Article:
Keeper of the Keys

By : CONNIE GALLANT April 05, 2020

A few years ago when California law began requiring medical tests for drivers of motor homes over 40' in length and with other states following suit, some older RVers were afraid to be at risk of losing their driving privileges. In fact, an article from cbsnews.com states that the AMA is providing doctors with guidelines for spotting and testing for diminished driving capability in age 60+ patients. Statistics indicate that those age 60 and over are at greater risk of serious injury or death if involved in an accident.

 

As a group, RVers treasure their freedom and independence. Nevertheless, it is ironic that the opportunity to exercise those gifts often doesn't come before the so-called "golden years" when eyesight, hearing, and even motor skills may become diminished by illness, multiple medications, and the natural process of aging. The AMA suggests the following self-test to determine whether you have a safe driving issue that needs to be addressed:

 

    1) Do you have difficulty with or avoid driving at night?

    2) Are you blinded by the glare of oncoming headlights?

    3) Do you have to squint to see road signs or fail to recognize a friend or family member from across the street?

    4) Do passing cars or trucks take you by surprise?

    5) Do you have difficulty looking over your shoulder, moving your leg to change pedals, shifting, or turning the steering wheel?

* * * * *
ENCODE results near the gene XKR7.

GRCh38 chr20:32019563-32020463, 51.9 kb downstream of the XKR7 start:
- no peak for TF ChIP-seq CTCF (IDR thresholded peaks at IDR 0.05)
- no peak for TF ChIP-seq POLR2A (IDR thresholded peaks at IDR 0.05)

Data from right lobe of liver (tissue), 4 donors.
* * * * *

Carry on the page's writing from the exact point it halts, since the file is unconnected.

6) Does driving make you nervous, confused, or emotionally exhausted?

    7) Do you react slowly in traffic situations?

    8) Are you taking medications that could cause drowsiness?

    9) Do other drivers honk at you?

    10) Are friends and family concerned about your driving?

If you answered "yes" to any of these questions, there's good news. Positive steps can be taken to avoid losing your license, or worse, causing the death or injury of yourself or another. Hearing and vision problems can be reversed with corrective lenses, hearing aids, and regular visits to your medical specialist. In some cases, surgery may be helpful. Good visibility also depends upon keeping the windshield and headlights clean and in working order.

Motor skills can be improved through regular exercise such as daily walks or planned exercise programs. Proper nutrition is important, too. Or your doctor may recommend physical therapy.

If driving your motor home makes you feel nervous or overwhelmed, you may need to have your doctor monitor the side effects of your medications. Or, if confidence is the problem, play it safe by taking familiar routes and avoiding heavily-trafficked areas, times of day, and bad weather, if possible. Alternatives could include having someone else drive your RV, using public transportation, or walking if you must travel under potentially stressful conditions.

Your doctor can also recommend specific driving rehabilitation courses for older drivers with impaired skills. This can be an important source of increased skill and confidence.

While personal awareness and monitoring is the key to maintaining your independence, it is sometimes helpful to enlist a trusted friend or family member to keep an eye on your driving. Taking action based on their observations could help you keep your driving privileges.

RVers are individuals, not statistics. But we must make a conscious effort not to add to the increasing statistics that show older drivers at high risk for death or injury. No one wants to see legislation that would force drivers of a certain age to hand over their keys. For many RVers, life has only begun at 60 or 65. Be aware and take the necessary steps to insure many more years of safe and enjoyable RVing for yourself and others with whom you share the road.

Remain the keeper of your keys.



CONNIE GALLANT


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